By Ana Martinez-Ortiz
March 16, 2020 is a day that will go down in history. For the United States, it will be remembered as the day when the coronavirus quarantine began, but for Chytania Brown it will also go down as the day she returned home to Employ Milwaukee.
Brown’s journey with Employ Milwaukee began over 20 years ago. Her first position with the nonprofit organization was as career counselor, but these days, she’s the president and CEO.
“It feels like I returned home,” Brown said. “I’m excited about what we’re going to do and where we’re going. We’re going to take it to the next level.”
For Brown, the role of CEO isn’t just about making decisions for the company but about having an influence on the community. Prior to Employ Milwaukee, Brown worked at the
Wisconsin Department of Workforce Development in various positions under both the Walker Administration and the Evers Administration.
She said that working on the state level gave her a voice and better understanding of how the system works and the role of politics in workforce development. She’s combined her state experience with her boots on the ground experience to better anticipate what the community needs.
Brown explained that the organization made the decision to go remote the day she assumed office. About 96% of the team was ready, she said, and the remaining 4% worked with the IT team to make the transition viable.
One of her biggest concerns was making sure students would be able to continue their work. The organization teamed up with Milwaukee Area Technical College to make it possible.
Throughout the pandemic, Employ Milwaukee has found ways to continue to serve. It has helped people apply for unemployment, it continued with the City of Milwaukee’s Earn & Learn program and it created the Community Resource Navigator program.
The program is a humanitarian effort, Brown said. It’s connecting people with resources such as health care clinics and providing employment to those in search of work. Earlier this year, it held a drive-thru job fair, where attendees received resource bags.
The organization has thought outside of the box, she said.
Currently, about 25% of its essential staff are working at the office. Since the spread of the virus has remained high, Employ Milwaukee has held off on implementing its Phase II for employees to return to work.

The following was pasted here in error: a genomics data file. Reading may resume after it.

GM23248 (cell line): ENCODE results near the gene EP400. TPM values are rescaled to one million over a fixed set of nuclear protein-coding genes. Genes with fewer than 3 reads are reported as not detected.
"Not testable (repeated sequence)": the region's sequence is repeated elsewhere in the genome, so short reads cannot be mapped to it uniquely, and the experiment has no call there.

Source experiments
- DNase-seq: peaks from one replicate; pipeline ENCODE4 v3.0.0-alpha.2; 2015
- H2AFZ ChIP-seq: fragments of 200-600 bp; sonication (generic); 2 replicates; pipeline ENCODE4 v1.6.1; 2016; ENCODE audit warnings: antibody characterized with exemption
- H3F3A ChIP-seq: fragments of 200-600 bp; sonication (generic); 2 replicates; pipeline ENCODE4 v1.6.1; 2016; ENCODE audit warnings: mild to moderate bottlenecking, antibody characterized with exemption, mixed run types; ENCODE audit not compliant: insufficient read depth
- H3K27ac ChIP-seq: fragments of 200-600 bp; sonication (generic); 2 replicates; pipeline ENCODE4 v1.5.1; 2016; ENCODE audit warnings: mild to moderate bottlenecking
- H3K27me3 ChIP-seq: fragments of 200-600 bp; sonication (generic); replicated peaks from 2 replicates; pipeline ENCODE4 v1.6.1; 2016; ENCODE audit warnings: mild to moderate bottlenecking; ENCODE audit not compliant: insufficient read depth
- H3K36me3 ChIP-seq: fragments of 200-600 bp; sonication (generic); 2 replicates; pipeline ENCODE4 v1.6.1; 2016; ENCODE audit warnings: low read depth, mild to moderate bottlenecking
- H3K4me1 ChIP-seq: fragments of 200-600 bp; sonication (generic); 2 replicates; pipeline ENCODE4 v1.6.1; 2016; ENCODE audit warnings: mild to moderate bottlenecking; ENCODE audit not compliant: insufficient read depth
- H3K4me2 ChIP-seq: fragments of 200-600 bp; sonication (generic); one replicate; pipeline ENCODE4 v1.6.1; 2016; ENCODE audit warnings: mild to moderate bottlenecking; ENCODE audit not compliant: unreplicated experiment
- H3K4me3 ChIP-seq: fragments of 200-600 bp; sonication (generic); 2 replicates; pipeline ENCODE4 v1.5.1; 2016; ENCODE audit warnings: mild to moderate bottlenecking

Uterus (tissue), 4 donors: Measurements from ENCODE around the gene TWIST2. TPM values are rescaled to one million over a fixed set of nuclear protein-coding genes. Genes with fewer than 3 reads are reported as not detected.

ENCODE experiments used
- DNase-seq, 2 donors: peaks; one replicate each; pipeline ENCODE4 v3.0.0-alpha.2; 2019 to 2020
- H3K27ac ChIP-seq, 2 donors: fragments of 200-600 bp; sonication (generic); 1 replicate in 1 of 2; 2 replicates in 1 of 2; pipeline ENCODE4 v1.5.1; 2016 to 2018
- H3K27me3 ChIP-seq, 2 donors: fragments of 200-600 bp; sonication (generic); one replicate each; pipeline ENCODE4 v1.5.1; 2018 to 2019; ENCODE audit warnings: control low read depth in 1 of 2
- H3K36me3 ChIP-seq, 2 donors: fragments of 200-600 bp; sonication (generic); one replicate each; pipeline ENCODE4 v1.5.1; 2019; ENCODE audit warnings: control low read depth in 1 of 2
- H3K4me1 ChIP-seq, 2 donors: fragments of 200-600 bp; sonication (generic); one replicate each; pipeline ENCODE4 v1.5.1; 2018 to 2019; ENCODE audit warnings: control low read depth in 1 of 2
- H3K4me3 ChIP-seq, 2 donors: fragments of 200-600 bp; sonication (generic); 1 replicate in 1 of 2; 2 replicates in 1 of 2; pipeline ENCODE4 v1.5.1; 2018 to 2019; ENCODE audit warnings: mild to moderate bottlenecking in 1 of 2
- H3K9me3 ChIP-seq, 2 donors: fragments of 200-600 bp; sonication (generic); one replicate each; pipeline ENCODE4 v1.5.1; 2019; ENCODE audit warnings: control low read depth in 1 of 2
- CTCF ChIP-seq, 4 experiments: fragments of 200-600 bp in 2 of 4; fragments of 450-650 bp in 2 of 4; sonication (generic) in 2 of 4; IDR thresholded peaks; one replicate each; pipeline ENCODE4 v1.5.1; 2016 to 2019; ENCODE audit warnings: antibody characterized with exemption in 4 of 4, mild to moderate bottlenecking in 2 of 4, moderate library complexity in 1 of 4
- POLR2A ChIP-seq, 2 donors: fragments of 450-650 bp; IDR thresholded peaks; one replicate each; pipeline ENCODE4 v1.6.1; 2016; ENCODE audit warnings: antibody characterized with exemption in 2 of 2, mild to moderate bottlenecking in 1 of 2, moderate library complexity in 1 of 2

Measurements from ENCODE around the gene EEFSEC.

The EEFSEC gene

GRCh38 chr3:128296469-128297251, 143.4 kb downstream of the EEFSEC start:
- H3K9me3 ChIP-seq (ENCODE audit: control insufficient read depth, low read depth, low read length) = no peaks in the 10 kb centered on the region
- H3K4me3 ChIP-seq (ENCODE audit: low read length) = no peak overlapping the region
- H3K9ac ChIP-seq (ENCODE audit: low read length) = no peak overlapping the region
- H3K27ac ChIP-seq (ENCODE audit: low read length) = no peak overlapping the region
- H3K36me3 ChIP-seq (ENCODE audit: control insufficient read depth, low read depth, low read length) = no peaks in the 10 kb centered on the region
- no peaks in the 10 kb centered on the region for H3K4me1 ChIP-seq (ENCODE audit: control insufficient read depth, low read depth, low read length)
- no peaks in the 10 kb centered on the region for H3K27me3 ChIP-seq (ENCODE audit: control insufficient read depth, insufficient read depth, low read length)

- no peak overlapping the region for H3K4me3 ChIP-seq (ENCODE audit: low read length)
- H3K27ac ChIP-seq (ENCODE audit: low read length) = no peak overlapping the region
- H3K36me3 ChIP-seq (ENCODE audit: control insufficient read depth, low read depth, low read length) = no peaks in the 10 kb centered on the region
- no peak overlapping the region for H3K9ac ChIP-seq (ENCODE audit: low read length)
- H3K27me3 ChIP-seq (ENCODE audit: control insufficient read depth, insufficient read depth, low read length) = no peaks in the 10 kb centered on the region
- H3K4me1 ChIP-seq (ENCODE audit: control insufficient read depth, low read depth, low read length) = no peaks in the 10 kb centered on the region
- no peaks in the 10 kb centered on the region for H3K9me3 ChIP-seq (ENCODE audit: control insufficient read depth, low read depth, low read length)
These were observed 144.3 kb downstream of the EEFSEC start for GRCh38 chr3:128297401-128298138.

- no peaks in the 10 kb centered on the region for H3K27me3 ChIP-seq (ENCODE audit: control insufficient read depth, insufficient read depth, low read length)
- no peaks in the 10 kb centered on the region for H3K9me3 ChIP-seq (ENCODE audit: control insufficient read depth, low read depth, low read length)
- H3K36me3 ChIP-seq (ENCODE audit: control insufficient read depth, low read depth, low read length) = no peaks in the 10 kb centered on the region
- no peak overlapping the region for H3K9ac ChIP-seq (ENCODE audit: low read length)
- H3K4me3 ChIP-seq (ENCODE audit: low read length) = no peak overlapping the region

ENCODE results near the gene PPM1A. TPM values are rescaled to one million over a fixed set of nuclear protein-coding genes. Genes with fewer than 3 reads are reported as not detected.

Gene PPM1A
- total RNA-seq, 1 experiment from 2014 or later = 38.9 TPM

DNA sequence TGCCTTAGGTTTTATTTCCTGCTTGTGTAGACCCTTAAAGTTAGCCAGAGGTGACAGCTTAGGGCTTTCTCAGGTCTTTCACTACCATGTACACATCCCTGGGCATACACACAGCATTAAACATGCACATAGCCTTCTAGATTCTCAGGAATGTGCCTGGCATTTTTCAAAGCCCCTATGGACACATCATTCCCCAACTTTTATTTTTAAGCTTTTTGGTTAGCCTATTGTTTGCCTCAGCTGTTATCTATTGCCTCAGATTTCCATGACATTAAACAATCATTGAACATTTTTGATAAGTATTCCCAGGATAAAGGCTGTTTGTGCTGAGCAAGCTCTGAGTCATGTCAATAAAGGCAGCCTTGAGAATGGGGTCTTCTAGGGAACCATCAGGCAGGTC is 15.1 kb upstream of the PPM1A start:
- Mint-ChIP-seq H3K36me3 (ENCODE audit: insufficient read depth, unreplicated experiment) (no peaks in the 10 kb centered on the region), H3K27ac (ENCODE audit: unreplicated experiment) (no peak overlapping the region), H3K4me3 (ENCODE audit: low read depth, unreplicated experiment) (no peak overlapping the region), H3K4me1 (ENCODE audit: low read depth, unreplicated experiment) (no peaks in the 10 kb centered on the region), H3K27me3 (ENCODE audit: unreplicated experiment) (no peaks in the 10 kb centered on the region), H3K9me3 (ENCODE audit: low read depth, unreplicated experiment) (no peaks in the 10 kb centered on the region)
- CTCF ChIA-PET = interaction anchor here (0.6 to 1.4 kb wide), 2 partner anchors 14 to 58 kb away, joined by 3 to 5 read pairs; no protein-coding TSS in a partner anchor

As CEO, Brown is committed to building a positive agency culture. Since assuming the role, she’s emphasized the ‘one agency’ notion and is making sure everyone collectively works together. This means working on the agency’s direction, inclusiveness, equity, respect and more.
As Brown and the organization prepare for 2021, she’s making sure the internal makeup is strong. It’s important that the team understands she’s human, she said. Brown used the opportunity during a faith-based summit, which took place virtually this year, to celebrate her new role.
Her goals for the years to come include focusing on two populations: the youth and those reentering society. This means removing barriers for reentry groups and investing in the Earn & Learn program.
“I believe you can have the greatest impact on this groups in the shortest amount of time,” she said.
Additionally, she plans on expanding the agency’s virtual programming, continuing fundraising, building partnerships with technical colleges and universities, creating industry partnerships and strengthening the agency’s relationship with Milwaukee.
She’s committed to building a more equitable society through the agency as well. Part of Employ Milwaukee’s core mission is racial equity and inclusion, she said.
Every worker deserves a fair shot at economic stability, she said. Employment plays a role in economic equity and social equity, which by extension are connected to racial structures. She intends to continue to offer perspective through the workforce development lens on the necessity of equity.
As Brown prepares for the year(s) to come, she hopes people realize the role that workforce development can play in solving some of Milwaukee’s problems and the impact Employ Milwaukee can have on this city.
If the past nine months are any indication, Brown has already proved her value to the organization. She not only took on the job and the responsibilities it entailed but did so during a pandemic.
Milwaukeeans can look forward to seeing Brown continue to transform Employ Milwaukee and foster its growth.